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Independent Ethics Probe Over Lunar Lander Contract Bid Faced By Boeing: Reuters

Independent Ethics Probe Over Lunar Lander Contract Bid Faced By Boeing: Reuters
As a part of the wider investigations of Boeing’s   behavior in bidding to supply lunar landing vehicles, an independent review of its compliance and ethics practices is being submitted by the United States based aero space company according to an according to an agreement struck with NASA and the US Air Force, said a report published by the news agency Reuters.
A criminal investigation into whether NASA’s former human exploration chief, Doug Loverro, had provided immoral guidance to Boeing space executive Jim Chilton for the contract bidding process, is being currently conducted by US federal prosecutors. It is maid this that the agreement was signed in August.
The aerospace company reportedly agreed to the “Compliance Program Enhancements” in order to avert some of the harsher consequences from NASA and the Air Force – which are the top customers of the company’s space division, which include potential suspension or debarring from bidding on any future space contracts.
According to the agreement, Boeing will be liable to pay a “third party expert” who will make an assessment of the company’s ethics and compliance programs as well as conduct a review of the training procedures for executives who are tasked to engage with government officials. The agreement was made because of “concerns related to procurement integrity” during NASA’s Human Landing System competition, thee agreement said, claimed the Reuters report.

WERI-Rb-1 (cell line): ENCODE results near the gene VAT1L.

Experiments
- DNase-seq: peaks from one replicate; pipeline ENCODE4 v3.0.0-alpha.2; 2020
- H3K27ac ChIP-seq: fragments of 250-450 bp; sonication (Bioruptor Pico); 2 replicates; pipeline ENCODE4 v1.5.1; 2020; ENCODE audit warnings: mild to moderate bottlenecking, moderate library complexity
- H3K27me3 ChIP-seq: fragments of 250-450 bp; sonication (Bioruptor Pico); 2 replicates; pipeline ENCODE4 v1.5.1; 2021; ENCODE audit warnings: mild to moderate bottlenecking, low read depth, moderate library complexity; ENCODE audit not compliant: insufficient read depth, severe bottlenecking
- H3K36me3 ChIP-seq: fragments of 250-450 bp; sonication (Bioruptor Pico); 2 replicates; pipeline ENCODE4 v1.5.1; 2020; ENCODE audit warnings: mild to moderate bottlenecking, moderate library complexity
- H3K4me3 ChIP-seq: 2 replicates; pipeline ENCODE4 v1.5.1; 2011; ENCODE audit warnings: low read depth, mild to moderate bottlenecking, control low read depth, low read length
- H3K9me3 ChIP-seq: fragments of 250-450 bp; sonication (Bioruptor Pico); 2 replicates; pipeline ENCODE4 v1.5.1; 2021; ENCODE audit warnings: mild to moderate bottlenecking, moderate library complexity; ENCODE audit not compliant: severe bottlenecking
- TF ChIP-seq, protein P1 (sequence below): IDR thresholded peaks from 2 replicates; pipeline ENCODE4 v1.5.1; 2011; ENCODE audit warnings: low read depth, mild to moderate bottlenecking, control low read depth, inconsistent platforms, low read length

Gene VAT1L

One company attorney and a group of mid-level employees have been fired by Boeing since Loverro resigned in May, the Reuters report claimed. According to the agreement, while new training materials have been distributed to employees, Boeing has also revised its internal Procurement Integrity Act procedures.
“We did not meet our own high expectations, or those of our customer, in the (human landing systems) procurement,” Boeing spokesman Damien Mills told Reuters. “We appreciate the productive dialogue we have had with the agencies and believe that the agreement will help to ensure that we will meet those expectations in the future,” Mills added.
NASA had already been scrutinizing Boeing’s space business in the wake of the failed 2019 test flight of its Starliner space capsule.
No comments on the issue were available from NASA and the US Air Force.
According to the latest agreement, Boeing has to meet revised its internal Procurement Integrity Act procedures every quarter till 2002 in order to provide updates on the efforts that it has made in improving its ethics and compliance norms.
The criminal probe and the agreement with Boeing is a fall out of most ambitious space exploration endeavor of NASA – to put humans back on to the moon by 2024 but which has been conceived under a tight timeline set by the Trump administration in 2019.
Combined contracts worth $1 billion for building lunar landing vehicles by 20204 that are capable of carrying astronauts to the moon was awarded to Elon Musk’s SpaceX, Inc founder Jeff Bezos’ Blue Origin, and Leidos Inc affiliate Dynetics in April by NASA bypassing Boeing.

Christopher J. Mitchell

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